“When the bully rules”, a look from UK to the impact of the US Blockade on Cuba.

“When the bully rules”, is a work of young journalist Cristina Escobar about the impact of the US Blockade on the people of Cuba.

The US blockade against Cuba is real. These are the facts:

The economic, commercial and financial blockade imposed against Cuba continues to represent a hindrance for the development of all the potential of the Cuban economy.

The blockade constitutes a massive, flagrant and systematic violation of the human rights of all Cuban men and women. The blockade violates the rights of the Cuban people.

From April of 2018 until March of 2019 the blockade has caused losses for Cuba of around $4,343. 6 million.

From the beginning of the application of the blockade against Cuba, the health and food sectors have been objectives prioritized by the aggression of the US governments. Maneuvers directed to promote hunger and disease among the Cuban people and, with it, to undermine support for the Revolution, have constantly been present in the plans and programs of the “dirty war” against Cuba.

The damage caused by sanctions against Cuba in the area of health is undeniable. This hostile policy hinders the acquisition of technologies, raw materials, reagents, diagnostic means, equipment and spare parts, as well as medicines for the treatment of serious diseases such as cancer. These consumables must be bought in faraway markets, on many occasions via intermediaries, and this necessarily increases their prices.

Education, sports and culture are also among the most sensitive sectors to be affected adversely by application of the blockade.

The extraterritorial application of the blockade continues to be a distinctive sign of the aggressive policy of the US government against Cuba. This network of sanctions seriously hurts our country but it also affects the interests and sovereign rights of third countries; this constitutes a violation of International Law, the purposes and principles of the UN Charter and the regulations of free trade.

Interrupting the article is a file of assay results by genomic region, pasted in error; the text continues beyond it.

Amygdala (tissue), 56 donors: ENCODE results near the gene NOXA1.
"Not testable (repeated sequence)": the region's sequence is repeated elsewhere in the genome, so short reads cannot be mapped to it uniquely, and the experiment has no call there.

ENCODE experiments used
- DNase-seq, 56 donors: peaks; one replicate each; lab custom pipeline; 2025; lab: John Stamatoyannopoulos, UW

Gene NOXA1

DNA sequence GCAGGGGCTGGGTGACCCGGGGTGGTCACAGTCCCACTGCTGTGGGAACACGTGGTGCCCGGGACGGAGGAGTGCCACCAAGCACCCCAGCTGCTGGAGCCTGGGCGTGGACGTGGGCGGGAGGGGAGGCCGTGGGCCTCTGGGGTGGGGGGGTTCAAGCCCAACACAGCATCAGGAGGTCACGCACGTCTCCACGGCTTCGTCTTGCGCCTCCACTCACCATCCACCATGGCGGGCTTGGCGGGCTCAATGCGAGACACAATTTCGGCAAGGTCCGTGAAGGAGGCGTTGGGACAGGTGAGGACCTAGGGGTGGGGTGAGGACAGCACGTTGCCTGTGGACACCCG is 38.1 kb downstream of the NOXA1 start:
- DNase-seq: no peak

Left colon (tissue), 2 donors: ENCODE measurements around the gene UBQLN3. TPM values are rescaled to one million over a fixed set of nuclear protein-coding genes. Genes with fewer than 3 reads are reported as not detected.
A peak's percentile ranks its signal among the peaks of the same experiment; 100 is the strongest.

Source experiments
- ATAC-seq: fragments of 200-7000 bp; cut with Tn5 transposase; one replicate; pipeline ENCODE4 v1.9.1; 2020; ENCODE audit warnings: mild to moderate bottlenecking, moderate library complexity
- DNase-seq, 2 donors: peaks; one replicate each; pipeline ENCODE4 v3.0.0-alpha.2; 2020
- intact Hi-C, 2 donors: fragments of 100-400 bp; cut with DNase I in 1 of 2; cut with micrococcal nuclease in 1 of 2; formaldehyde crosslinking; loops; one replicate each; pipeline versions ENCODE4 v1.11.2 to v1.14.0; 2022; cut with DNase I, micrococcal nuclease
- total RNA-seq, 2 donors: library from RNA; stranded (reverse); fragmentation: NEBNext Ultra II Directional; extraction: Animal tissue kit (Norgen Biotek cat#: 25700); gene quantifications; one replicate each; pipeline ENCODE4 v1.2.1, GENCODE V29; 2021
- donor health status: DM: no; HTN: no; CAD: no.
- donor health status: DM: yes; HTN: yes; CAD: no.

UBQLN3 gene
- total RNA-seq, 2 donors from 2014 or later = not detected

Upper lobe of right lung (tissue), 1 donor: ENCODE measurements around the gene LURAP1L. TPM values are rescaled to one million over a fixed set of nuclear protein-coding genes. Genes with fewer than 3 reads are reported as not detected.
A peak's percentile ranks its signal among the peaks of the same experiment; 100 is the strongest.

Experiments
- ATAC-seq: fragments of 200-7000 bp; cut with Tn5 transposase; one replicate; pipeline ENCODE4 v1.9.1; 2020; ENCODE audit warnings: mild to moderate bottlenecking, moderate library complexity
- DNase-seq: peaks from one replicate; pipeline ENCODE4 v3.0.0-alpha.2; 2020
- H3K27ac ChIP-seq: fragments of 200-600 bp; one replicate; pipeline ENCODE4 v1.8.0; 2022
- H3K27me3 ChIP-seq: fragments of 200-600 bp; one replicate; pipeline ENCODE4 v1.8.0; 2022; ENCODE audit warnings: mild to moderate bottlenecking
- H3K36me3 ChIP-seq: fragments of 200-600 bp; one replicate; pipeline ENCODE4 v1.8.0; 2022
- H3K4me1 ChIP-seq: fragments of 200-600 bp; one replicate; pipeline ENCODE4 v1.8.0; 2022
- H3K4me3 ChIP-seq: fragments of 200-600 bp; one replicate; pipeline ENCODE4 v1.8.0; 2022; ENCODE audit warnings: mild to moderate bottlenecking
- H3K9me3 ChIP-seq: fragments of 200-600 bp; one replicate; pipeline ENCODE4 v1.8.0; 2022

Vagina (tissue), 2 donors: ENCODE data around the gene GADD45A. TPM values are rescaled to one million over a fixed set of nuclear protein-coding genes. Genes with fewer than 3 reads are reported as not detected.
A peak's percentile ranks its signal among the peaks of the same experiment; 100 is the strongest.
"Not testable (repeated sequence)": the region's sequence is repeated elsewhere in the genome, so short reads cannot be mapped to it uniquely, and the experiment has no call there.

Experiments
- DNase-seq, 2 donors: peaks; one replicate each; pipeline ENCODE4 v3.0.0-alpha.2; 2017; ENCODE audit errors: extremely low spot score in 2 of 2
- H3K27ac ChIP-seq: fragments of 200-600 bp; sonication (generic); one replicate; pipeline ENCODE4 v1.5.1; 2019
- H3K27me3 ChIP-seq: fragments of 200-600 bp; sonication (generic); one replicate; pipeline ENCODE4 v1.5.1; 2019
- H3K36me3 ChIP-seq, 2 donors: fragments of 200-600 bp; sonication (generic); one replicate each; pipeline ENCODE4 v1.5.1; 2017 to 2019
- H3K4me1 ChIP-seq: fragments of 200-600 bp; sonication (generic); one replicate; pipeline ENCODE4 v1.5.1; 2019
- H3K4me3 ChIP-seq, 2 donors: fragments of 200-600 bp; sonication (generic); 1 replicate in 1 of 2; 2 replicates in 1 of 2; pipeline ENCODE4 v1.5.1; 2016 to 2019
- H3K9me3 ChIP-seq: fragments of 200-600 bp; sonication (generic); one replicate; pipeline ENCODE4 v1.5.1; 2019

Cuba’s latest report shows once again that US threats are increasingly blocking British companies from doing business with Cuba.
In November 2018 the British company Adler Manufacturing Ltd cancelled an existing order for the Cuban tourist office in Britain, citing the US blockade for no longer being able to work for organisations connected with Cuba.

In April 2019, OFAC fined the British company the Acteon Group Ltd for violations of US blockade laws. The British company was forced to pay $227,500, with a further $213,866 to follow. Acteon had sent consultants to Havana to discuss various deep sea explorations around the Cuban coast.

Halfway through its contract with Cuba, the British company Compair joined with a US group and subsequently cut off all relations. This seriously affected existing projects, using its technology, developed in Cuba, for centralised compressed air stations. Consequently, there is now no access to spare parts for all the equipment initially installed by Compair, causing a multitude of problems.
The report highlights the US government’s activation of Title III of the Helms-Burton Act. Title III enables Cuban-Americans who were Cuban citizens at the time of the Revolution to sue international companies they accuse of trading in “trafficked property” previously owned by them or their heirs. The unleashing of potentially thousands of lawsuits, and the perceived threat of such action, will seriously affect international trade with the island.

See more: On Resolution 73/8 of the United Nations General Assembly entitled “Necessity of ending the economic, commercial and financial blockade imposed by the United States of America against Cuba”.

(With information from: Morning Star)

 

 

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